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JULIA WARD HOWE Autograph Letter Signed Penned on Heavy Black Bordered “Mourning” Stationary July 1877

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JULIA WARD HOWE (1819-1910). American Abolitionist, Social Activist, and Poet, most famous as the Author of "The Battle Hymn of the Republic" (1862); Howe also co-founded the “American Woman Suffrage Association” and was the first woman elected to the American Academy of Arts and Letters in 1908 and championed Votes for Women.

July 16, 1877-Dated, Autograph Letter Signed “Julia Ward Howe”, 3 pages, measuring 4.5” x 7”, from Russell, NY, Choice Extremely Fine. Writer, lecturer, abolitionist and suffragist, Julia Ward Howe not only authored the Civil War anthem “Battle Hymn of the Republic,” but she also co-founded the American Woman Suffrage Association in 1868.

Here, Howe writes to a Mr. Bicknell concerning current social matters and his prior receipt of a gift. This Letter is written on a heavy black bordered “Mourning” stationary, well written in rich brown ink on quality wove period paper. After her husband’s death in 1876, Julia Howe wrote a flattering biography of him, despite his deathbed confession of having multiple adulterous affairs. This heavy black bordered special “Mourning” stationary was used in memory of Howe’s departed husband and is far more scarce as such.
Julia Ward Howe worked for the U.S. Sanitary Commission during the American Civil War, an organization which promoted clean and hygienic conditions for soldiers and hospitals. In 1862, the Magazine “Atlantic Monthly” published Howe’s famous poem, “The Battle Hymn of the Republic,” which brought lasting fame and is considered the Union’s Civil War anthem.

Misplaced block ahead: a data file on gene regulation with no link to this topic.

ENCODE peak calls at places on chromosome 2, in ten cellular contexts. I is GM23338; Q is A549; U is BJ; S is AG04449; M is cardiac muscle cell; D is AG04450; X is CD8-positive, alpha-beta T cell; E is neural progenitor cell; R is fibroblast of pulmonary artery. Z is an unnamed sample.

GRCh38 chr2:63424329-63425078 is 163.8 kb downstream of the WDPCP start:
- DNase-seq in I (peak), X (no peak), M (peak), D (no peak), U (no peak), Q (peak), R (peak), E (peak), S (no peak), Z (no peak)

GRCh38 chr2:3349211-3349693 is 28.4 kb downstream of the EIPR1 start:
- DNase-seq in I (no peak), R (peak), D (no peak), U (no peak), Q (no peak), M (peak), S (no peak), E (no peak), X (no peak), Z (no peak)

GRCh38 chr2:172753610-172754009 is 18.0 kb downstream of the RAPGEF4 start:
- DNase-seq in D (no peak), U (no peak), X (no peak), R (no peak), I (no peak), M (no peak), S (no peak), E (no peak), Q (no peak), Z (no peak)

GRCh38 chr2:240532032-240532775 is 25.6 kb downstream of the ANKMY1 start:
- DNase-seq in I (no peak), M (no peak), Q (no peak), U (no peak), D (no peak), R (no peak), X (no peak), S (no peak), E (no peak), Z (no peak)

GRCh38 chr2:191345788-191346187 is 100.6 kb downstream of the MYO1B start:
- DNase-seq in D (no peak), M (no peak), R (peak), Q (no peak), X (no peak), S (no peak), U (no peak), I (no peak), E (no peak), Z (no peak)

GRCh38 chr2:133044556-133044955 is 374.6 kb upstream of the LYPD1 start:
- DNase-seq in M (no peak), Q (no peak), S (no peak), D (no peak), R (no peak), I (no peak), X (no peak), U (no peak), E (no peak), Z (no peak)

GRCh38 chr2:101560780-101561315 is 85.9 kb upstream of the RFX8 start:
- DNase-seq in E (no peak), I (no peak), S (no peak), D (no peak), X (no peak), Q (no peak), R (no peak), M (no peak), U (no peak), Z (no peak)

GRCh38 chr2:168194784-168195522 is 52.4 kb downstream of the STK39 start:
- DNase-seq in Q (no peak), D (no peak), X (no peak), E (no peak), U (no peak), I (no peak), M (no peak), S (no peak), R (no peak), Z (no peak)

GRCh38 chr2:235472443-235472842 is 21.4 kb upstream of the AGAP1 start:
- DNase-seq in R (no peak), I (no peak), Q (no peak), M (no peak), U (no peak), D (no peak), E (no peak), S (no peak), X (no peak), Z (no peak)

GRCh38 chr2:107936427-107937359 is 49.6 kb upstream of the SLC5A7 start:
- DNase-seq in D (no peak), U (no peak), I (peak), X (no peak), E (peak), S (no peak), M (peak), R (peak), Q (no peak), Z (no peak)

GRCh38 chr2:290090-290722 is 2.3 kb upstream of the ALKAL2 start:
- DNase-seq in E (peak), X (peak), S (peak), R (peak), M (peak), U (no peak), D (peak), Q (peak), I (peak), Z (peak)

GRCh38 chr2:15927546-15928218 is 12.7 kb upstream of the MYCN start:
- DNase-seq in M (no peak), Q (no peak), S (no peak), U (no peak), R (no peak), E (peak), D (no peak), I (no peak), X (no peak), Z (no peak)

After the war, an active clubwoman, Howe established and led major women’s organizations. She championed the vote for women, helping to found the New England Suffrage Association in 1868, as well as the Massachusetts Woman Suffrage Association. The National Woman Suffrage Association (NWSA) divided over whether to support the 15th Amendment, which promised voting rights for black men but not all women. Howe joined Lucy Stone in founding the American Woman Suffrage Association (AWSA), which championed the Fifteenth Amendment, and broke with Susan B. Anthony and Elizabeth Cady Stanton’s NWSA. Howe also helped establish the AWSA’s newspaper, the Woman’s Journal, which she edited for 20 years. In 1889, the groups reunited as the National American Woman Suffrage Association with the singular goal of votes for women.

Howe also became a peace advocate, presiding over the Women’s International Peace Association in 1871. Known as the “Dearest Old Lady in America,” she lectured widely, particularly for the Unitarian Church, founding clubs wherever she went. In 1873, she organized the Association for the Advancement of Women to improve women’s education and entry into the professions.

After her husband’s death in 1876, Howe wrote a flattering biography of him, despite his deathbed confession of multiple adulterous affairs. She continued to publish poems, essays, and books throughout the 1880s and was the first woman elected to the American Academy of Arts and Letters in 1908. She also received an honorary degree from Smith College.
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